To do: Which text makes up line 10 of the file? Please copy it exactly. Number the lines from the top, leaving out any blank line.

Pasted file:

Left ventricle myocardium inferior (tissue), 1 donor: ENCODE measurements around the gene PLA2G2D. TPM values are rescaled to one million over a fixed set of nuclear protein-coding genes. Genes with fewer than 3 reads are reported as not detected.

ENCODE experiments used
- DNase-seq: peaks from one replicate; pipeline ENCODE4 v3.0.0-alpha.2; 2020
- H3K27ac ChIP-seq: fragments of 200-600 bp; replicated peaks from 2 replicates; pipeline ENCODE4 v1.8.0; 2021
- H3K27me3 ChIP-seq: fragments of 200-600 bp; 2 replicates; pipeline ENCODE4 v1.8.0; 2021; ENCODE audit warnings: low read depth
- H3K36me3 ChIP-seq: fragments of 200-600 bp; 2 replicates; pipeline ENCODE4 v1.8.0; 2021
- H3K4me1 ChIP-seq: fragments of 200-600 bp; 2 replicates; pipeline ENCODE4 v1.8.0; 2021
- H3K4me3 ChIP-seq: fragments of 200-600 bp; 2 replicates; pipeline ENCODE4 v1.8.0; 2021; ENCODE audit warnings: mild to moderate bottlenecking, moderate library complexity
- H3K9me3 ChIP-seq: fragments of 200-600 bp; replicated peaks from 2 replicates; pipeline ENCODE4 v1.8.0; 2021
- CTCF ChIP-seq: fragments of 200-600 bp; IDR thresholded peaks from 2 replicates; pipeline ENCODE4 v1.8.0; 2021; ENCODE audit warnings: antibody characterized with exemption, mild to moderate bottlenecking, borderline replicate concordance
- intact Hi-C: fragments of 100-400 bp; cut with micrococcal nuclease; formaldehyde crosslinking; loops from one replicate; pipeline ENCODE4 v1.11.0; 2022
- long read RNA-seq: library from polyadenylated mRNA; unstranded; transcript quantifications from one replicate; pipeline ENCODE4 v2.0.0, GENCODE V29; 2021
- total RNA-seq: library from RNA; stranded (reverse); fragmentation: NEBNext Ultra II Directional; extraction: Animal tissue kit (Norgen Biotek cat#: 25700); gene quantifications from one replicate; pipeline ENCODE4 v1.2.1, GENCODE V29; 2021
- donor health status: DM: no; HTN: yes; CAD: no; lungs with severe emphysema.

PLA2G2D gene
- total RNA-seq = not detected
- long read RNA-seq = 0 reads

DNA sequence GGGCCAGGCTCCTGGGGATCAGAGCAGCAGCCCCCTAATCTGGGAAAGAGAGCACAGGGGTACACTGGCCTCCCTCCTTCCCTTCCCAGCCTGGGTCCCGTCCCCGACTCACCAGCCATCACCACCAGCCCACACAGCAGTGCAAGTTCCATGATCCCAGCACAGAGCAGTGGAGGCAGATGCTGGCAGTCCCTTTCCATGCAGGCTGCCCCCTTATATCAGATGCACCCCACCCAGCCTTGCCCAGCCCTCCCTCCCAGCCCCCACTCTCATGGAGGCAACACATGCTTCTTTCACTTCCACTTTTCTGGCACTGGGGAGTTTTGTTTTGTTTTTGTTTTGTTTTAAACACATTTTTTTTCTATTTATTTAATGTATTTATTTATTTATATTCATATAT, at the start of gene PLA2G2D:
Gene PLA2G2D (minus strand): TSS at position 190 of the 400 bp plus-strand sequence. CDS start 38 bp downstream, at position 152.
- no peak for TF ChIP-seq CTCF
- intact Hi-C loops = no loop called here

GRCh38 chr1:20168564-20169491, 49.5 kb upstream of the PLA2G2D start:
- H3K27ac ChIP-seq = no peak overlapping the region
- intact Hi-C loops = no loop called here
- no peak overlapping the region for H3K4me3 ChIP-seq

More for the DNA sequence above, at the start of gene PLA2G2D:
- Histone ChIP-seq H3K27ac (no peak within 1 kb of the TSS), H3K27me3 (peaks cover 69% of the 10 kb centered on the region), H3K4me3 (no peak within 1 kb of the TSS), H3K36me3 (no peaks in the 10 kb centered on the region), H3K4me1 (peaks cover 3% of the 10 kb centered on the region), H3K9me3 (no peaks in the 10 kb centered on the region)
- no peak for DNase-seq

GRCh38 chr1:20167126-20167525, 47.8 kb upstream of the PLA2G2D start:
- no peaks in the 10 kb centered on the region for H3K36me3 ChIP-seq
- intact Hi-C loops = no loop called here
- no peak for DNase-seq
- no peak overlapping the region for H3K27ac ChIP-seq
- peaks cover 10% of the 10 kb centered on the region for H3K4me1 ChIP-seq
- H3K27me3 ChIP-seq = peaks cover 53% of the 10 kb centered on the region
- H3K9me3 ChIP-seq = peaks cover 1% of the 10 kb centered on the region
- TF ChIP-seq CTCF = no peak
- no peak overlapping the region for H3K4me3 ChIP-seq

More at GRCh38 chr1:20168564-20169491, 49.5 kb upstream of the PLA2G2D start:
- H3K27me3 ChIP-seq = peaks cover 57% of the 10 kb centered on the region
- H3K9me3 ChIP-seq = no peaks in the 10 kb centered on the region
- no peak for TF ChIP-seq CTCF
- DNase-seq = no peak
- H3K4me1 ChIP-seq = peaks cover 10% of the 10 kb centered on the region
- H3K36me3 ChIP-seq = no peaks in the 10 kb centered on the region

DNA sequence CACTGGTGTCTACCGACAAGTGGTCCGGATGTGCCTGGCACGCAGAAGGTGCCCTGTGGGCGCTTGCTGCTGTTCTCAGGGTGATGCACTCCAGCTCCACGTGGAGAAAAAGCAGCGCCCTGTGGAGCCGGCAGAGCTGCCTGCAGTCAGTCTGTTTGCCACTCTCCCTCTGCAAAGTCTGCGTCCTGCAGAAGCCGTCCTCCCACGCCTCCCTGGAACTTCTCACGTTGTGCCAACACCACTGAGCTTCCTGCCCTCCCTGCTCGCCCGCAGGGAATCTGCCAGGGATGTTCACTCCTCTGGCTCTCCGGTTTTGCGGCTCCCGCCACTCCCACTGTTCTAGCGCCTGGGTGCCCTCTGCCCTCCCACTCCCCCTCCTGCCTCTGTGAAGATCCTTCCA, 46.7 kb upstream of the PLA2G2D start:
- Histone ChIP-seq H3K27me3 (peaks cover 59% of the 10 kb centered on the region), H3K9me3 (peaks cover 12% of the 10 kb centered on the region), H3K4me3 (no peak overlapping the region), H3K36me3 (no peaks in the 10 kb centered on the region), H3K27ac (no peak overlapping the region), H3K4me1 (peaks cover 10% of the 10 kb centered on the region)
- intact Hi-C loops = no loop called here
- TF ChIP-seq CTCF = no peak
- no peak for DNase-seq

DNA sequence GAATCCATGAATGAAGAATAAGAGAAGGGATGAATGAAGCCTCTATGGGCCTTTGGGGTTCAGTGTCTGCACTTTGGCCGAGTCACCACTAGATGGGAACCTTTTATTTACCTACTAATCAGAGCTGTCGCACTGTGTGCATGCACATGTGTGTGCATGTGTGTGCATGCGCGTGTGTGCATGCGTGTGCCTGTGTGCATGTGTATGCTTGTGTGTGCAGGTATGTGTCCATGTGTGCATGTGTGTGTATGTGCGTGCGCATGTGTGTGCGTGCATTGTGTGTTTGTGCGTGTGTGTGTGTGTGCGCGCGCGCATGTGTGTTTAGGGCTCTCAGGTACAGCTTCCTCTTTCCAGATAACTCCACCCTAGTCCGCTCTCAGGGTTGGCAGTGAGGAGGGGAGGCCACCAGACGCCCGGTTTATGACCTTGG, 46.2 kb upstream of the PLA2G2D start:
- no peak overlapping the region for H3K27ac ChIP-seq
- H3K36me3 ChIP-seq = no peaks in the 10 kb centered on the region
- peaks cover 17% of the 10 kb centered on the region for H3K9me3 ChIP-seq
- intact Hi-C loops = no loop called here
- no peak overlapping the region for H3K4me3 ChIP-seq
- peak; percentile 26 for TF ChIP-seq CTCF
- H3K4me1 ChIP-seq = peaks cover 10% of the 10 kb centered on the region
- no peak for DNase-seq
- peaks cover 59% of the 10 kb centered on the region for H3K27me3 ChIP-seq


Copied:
- CTCF ChIP-seq: fragments of 200-600 bp; IDR thresholded peaks from 2 replicates; pipeline ENCODE4 v1.8.0; 2021; ENCODE audit warnings: antibody characterized with exemption, mild to moderate bottlenecking, borderline replicate concordance